driving band

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drive band

In pile driving, a steel band which encircles the head of a timber pile to prevent it from splitting when being driven.
McGraw-Hill Dictionary of Architecture and Construction. Copyright © 2003 by McGraw-Hill Companies, Inc.
References in periodicals archive ?
The distinctive black "belt" driving band is a unique feature and their "Mechani-Lokt" belted waist locks the lower portion of the bullet in place mechanically for weight retention and penetration.
The 29-grain, lead bullets featured a narrow driving band measuring precisely 0.224-inch in diameter.
A heavy, hard cast semi-wadcutter bullet is designed to be crimped in the groove in the front of the driving band. This is ideal for revolvers but may not chamber in a rifle, which works better with the bullet seated deeper and the crimp ran over the bullet at a higher point.
The Golden Saber had what Remington called a driving band, which was bore diameter, at the rear of the bullet.
The lack of any driving band or studs identifies these shells as the very early Armstrong type, and they probably were for an 8- or 9-pounder.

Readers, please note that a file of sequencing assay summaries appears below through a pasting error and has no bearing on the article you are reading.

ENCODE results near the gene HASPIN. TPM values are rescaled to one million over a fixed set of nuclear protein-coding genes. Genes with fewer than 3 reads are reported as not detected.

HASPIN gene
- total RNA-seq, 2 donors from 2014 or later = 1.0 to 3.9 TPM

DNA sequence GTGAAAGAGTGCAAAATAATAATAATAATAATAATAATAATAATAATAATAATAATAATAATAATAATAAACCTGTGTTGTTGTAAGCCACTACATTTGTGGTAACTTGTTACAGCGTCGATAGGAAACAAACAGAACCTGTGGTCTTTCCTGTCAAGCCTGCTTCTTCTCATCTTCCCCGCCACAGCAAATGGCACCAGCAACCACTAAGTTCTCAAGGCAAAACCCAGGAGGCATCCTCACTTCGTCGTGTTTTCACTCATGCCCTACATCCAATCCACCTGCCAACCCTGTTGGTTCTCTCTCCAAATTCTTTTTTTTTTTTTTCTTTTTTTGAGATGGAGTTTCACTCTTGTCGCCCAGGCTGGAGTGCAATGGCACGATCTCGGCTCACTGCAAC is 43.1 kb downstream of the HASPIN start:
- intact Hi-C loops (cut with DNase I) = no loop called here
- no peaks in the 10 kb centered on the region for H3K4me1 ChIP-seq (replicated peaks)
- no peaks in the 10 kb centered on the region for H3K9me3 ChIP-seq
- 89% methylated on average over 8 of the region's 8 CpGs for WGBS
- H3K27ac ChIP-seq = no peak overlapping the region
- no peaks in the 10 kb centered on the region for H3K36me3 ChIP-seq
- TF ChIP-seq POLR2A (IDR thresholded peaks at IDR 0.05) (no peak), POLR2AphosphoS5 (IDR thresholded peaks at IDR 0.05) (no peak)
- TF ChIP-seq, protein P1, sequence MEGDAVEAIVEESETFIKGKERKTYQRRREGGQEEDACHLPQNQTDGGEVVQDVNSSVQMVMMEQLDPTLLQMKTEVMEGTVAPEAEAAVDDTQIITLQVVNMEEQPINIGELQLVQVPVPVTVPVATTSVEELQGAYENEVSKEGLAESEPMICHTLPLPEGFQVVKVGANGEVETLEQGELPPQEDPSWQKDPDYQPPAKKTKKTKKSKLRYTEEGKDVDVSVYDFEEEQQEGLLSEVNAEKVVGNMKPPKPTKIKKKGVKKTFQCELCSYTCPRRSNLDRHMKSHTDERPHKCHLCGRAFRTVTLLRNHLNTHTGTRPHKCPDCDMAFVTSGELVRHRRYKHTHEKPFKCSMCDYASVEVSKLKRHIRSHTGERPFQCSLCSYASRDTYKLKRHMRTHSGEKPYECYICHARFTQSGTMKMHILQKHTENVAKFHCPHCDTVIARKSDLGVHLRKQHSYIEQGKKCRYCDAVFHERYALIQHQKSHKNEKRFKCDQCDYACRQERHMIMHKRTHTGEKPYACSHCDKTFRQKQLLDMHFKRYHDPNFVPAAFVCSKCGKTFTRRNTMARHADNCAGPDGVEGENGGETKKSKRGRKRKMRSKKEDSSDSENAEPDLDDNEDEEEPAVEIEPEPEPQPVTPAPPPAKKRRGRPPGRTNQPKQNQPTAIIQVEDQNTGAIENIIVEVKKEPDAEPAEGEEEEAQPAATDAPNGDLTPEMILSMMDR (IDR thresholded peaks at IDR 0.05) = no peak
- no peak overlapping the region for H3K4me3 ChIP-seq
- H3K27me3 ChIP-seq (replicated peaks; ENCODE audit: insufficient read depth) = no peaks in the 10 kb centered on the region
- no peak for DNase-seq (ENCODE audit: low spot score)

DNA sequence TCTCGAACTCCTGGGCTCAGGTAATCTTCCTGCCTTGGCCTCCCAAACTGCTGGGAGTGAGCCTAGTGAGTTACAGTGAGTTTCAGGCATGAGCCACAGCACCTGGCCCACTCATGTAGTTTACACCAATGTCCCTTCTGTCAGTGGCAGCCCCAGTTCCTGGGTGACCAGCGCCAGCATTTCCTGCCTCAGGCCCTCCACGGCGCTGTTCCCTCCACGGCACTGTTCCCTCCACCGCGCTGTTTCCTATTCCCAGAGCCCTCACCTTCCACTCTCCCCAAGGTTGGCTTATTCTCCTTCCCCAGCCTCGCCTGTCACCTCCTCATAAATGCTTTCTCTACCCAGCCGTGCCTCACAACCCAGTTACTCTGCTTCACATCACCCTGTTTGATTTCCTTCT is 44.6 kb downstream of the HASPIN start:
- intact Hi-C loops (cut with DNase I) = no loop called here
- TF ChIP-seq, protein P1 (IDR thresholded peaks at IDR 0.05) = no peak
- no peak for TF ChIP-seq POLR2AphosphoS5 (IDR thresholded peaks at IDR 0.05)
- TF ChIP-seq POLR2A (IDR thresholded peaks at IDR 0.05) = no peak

MONDAY Rugby player Andy Powell received a 15-month driving band and pounds 1,000 fine after driving a golf buggy down the M4.
That was the answer I wanted to hear, and bearing in mind the Avengers were a really tight driving band, it was obvious all our practice sessions were paying off."
He was employed at the hurdle and fencing works of Messers Miller, Miller Lane, and while attending to a planing machine found it necessary to tighten a driving band. The band caught the wheel, which was still running, and he was whirled round a number of times before it could be stopped.
He also designed an aerodynamic mortar round with an integral driving band to grip the rifling and maximize the use of propellant gases.
The hollowpoint bullet also features a driving band at the base and spiral cuts at the nose.